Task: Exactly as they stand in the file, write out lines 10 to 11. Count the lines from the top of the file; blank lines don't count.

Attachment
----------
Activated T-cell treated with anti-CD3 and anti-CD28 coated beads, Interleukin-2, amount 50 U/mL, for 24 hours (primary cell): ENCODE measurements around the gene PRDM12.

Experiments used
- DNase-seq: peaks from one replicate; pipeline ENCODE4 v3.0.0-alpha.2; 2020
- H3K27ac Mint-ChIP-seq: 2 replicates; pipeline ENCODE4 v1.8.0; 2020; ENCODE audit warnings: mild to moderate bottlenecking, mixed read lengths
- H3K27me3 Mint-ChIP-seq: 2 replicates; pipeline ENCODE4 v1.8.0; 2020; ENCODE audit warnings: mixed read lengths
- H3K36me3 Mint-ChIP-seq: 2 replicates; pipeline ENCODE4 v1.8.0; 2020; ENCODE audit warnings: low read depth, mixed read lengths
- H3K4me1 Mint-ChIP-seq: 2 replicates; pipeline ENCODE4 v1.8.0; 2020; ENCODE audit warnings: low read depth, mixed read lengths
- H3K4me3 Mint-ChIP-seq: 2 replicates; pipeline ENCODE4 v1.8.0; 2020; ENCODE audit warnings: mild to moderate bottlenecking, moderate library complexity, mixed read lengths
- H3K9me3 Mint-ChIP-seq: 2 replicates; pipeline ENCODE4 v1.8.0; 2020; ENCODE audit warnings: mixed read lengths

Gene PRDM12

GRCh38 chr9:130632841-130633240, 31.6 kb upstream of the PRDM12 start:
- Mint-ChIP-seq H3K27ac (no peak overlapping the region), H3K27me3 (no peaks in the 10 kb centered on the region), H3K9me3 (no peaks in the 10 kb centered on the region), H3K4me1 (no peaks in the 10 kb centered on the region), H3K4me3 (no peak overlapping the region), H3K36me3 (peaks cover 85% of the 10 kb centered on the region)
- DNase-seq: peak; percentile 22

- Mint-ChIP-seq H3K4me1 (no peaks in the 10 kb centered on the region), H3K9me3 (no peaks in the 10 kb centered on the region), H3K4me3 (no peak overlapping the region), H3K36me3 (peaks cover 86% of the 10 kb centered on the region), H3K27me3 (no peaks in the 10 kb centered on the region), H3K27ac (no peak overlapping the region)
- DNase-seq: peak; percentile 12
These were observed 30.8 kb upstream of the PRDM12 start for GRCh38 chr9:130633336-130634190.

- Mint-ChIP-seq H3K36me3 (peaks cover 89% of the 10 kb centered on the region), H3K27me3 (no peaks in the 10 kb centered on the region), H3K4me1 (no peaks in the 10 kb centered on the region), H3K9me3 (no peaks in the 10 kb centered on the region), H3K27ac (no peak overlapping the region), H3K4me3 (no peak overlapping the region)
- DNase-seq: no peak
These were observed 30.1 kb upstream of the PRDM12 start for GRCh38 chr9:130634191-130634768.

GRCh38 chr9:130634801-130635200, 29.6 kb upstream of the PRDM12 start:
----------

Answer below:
Gene PRDM12

GRCh38 chr9:130632841-130633240, 31.6 kb upstream of the PRDM12 start: